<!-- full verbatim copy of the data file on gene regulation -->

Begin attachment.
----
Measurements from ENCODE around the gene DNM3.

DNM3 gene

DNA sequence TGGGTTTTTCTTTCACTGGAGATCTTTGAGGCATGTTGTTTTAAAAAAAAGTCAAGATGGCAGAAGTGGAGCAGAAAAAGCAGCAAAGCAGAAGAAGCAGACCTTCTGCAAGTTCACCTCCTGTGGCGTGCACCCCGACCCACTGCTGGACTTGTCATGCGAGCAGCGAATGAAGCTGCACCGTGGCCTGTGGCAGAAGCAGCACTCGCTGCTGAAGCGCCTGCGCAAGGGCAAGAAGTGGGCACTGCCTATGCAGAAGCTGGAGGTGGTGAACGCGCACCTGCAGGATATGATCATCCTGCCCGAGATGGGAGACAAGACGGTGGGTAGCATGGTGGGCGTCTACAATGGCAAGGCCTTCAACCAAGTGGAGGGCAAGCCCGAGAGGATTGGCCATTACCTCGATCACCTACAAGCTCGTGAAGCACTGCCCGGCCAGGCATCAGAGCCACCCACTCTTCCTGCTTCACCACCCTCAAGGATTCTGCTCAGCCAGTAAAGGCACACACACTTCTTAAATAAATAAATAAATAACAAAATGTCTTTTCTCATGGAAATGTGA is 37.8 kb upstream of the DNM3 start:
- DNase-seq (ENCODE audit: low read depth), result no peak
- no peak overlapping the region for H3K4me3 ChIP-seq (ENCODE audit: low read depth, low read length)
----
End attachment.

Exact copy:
Measurements from ENCODE around the gene DNM3.

DNM3 gene

DNA sequence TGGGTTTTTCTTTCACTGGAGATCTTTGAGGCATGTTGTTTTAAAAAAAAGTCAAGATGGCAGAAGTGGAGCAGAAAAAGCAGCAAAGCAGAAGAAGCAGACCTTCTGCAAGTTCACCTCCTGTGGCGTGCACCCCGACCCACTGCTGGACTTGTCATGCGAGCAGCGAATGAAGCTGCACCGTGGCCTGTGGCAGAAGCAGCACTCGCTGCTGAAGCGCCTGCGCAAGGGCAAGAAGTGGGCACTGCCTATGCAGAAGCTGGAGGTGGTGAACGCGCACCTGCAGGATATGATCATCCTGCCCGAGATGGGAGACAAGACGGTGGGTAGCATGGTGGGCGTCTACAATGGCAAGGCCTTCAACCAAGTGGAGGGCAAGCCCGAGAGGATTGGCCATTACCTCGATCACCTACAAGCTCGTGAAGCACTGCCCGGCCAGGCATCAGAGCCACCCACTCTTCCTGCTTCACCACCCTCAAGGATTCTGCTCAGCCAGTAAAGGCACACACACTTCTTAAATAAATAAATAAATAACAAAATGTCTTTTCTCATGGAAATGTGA is 37.8 kb upstream of the DNM3 start:
- DNase-seq (ENCODE audit: low read depth), result no peak
- no peak overlapping the region for H3K4me3 ChIP-seq (ENCODE audit: low read depth, low read length)